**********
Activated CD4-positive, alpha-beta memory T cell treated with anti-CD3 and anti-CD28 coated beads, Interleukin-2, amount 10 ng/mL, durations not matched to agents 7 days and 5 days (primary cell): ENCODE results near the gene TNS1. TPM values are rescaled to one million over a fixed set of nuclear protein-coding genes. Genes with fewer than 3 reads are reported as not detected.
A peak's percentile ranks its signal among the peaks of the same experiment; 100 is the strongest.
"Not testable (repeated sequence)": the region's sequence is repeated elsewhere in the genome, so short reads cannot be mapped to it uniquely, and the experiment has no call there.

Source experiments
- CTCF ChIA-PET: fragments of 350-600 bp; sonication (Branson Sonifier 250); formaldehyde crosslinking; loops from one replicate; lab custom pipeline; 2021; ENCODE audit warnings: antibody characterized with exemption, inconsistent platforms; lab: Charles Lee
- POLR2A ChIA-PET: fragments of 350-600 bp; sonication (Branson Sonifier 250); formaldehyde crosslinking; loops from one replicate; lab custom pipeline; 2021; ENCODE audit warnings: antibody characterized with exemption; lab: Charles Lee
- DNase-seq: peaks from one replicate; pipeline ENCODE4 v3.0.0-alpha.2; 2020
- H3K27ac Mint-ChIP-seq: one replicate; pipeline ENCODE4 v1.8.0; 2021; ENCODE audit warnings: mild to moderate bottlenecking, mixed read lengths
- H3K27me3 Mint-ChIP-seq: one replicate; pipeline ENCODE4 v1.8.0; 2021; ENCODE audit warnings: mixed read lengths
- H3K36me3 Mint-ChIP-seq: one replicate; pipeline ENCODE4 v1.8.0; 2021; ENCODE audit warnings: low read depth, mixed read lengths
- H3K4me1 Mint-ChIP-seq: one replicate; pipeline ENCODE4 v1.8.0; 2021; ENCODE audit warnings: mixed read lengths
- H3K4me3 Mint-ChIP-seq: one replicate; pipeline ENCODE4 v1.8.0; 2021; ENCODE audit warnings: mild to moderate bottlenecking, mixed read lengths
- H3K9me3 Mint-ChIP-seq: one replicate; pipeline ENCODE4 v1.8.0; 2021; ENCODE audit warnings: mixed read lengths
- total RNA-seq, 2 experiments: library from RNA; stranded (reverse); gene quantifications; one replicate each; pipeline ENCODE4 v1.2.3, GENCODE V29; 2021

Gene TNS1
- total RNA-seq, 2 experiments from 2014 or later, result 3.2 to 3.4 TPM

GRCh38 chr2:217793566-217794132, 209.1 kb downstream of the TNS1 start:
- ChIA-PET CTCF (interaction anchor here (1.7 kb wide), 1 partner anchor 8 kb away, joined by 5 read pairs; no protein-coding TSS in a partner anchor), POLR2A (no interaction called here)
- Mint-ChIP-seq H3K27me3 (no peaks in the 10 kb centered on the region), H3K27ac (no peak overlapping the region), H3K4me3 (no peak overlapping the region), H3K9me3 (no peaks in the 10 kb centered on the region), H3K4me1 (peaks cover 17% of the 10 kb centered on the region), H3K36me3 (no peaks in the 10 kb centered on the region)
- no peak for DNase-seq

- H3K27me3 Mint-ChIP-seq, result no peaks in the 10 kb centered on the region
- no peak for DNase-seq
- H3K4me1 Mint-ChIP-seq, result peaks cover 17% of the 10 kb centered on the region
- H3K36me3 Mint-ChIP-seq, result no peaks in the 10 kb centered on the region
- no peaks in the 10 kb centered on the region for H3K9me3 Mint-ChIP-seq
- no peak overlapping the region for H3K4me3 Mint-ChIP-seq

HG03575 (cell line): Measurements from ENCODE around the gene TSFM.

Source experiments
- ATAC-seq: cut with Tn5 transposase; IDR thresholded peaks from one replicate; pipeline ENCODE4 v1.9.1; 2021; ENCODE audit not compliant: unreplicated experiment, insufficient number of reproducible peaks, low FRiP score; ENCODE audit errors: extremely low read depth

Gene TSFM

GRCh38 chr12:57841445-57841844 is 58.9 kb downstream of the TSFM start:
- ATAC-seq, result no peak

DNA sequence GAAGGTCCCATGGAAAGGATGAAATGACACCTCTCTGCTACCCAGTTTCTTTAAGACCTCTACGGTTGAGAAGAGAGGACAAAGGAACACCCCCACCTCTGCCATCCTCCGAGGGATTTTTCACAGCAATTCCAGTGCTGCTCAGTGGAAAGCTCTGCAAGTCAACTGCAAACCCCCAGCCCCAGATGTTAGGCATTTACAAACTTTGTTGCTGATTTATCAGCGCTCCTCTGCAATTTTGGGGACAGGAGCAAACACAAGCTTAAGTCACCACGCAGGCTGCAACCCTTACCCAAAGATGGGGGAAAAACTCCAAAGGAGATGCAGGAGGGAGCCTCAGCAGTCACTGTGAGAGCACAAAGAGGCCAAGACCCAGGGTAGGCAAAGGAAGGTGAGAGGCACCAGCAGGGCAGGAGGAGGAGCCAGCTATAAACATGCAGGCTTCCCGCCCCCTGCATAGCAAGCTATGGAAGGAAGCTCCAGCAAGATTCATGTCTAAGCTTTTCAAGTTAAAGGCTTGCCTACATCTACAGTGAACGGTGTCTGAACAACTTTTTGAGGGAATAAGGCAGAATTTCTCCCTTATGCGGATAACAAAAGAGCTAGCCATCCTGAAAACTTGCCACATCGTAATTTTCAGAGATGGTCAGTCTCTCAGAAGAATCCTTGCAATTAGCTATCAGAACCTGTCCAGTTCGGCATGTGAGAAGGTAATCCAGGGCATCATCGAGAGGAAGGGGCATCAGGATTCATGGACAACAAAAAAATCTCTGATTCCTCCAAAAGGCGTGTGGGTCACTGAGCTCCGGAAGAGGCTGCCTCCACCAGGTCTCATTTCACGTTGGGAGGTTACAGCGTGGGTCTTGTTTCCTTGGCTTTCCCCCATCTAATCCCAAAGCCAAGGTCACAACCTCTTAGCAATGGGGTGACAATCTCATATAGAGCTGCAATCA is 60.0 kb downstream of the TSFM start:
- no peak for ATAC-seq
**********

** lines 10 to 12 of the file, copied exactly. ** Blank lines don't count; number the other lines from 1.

- H3K36me3 Mint-ChIP-seq: one replicate; pipeline ENCODE4 v1.8.0; 2021; ENCODE audit warnings: low read depth, mixed read lengths
- H3K4me1 Mint-ChIP-seq: one replicate; pipeline ENCODE4 v1.8.0; 2021; ENCODE audit warnings: mixed read lengths
- H3K4me3 Mint-ChIP-seq: one replicate; pipeline ENCODE4 v1.8.0; 2021; ENCODE audit warnings: mild to moderate bottlenecking, mixed read lengths